Having defeated Stalybridge twice on home turf this season the Shaymen are hoping that it won’t be a case of third time lucky for the Celtics. As the game continues to build in anticipation we continue our build-up to the game with 10 facts about Stalybridge Celtic.
· 1) Stalybridge Celtic were original founding members of the football league in 1921, though they were the first club to leave after only two seasons. The club didn’t feel that their average attendance of 5,800 was enough, despite neighbouring Rochdale averaging 2,000 less in the same league.
· 2) It wasn’t until 1992 that the club would reach the heights of the Conference again, playing six seasons until relegation.
· 3) 2001 saw the cub achieve an unlikely treble after winning the Northern Premier League Premier Division, the Cheshire Senior Cup and the Presidents Cup.
· 4) With the foundation of the then Conference North, things became increasingly difficult to reach promotion to the fifth tier of English football. But the Celtics surprisingly managed to get one game away, losing the playoff final to Barrow 1-0 in the 2007-08 season.
· 5) 2014-15 saw a different kind of success with Stalybridge surviving on the final day of the season; needing a point to survive following Brackley and Colwyn Bay’s final day victories, the Celts drew 4-4 with Gainsborough and were able to survive on goal difference.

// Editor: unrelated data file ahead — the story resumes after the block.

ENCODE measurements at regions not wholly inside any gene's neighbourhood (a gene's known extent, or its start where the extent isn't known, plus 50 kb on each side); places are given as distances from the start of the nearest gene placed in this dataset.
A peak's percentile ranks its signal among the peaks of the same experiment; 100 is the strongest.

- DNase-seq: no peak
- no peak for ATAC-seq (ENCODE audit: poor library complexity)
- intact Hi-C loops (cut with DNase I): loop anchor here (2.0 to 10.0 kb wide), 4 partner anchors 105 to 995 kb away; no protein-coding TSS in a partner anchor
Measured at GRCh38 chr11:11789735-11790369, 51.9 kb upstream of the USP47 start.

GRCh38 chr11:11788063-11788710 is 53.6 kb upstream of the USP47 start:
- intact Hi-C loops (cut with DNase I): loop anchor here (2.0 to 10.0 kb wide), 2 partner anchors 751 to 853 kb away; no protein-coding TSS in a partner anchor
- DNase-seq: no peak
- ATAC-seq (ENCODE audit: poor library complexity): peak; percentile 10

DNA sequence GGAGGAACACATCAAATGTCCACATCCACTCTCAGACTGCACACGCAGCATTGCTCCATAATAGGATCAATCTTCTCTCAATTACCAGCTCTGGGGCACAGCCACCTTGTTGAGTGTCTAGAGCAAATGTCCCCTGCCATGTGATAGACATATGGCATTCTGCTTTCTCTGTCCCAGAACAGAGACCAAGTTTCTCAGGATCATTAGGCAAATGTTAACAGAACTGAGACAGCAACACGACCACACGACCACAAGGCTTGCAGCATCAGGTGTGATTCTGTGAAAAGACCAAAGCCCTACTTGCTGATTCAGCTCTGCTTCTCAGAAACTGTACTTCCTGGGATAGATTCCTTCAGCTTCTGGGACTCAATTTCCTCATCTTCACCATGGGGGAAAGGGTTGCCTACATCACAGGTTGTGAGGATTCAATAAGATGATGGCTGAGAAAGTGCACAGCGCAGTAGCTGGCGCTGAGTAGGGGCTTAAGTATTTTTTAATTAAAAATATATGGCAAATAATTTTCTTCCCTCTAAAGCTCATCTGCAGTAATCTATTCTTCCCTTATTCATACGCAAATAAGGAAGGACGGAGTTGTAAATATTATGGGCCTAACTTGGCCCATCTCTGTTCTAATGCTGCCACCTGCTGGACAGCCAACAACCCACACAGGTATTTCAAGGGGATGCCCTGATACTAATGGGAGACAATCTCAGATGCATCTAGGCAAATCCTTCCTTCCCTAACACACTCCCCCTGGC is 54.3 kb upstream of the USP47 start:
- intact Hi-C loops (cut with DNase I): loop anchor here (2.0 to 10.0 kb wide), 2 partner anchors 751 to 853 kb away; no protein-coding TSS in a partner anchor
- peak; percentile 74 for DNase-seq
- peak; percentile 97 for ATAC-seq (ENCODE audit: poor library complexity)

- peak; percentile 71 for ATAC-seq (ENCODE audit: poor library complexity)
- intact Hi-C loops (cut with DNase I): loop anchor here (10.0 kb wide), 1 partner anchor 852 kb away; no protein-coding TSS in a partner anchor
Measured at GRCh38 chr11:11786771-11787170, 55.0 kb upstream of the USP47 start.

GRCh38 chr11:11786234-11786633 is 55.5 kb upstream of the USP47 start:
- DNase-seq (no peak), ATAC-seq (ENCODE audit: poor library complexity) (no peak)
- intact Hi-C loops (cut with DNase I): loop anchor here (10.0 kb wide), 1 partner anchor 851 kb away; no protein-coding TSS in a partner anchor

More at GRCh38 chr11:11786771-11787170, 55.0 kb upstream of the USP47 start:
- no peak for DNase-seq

· 6) Bower Fold is the only ground in Britain to face a perfect north.
· 7) The record attendance at Bower Fold, the home of Stalybridge since 1906, came in 1921 when Dick Kerr Ladies beat a Rest of Lancashire XI 10-0 – the attendance was officially 10,400, though estimations say the attendance was anywhere between 12,000 and 14,000.
· 8) The record attendance for a Stalybridge game came in 1923 during an FA Cup 1st Round Replay against West Brom, the Celts lost 2-0 in front of 9,753 people.
· 9) A bizarre occurrence during a Stalybridge Celtic Colts game (the junior side) saw one of the strangest goals ever scored. 13 year-old Danny Worthington struck from distance, when, with his shot going well over the bar, the ball hit a seagull and dropped into the net!
· 10) Stalybridge holds the Guinness World Records for the longest and shortest pub names; the simply titled ‘Q Inn’ opposes ‘The Old Thirteenth Cheshire Astley Volunteer Rifleman Corps Inn’. The two are situated a mere fifteen minutes from one another.
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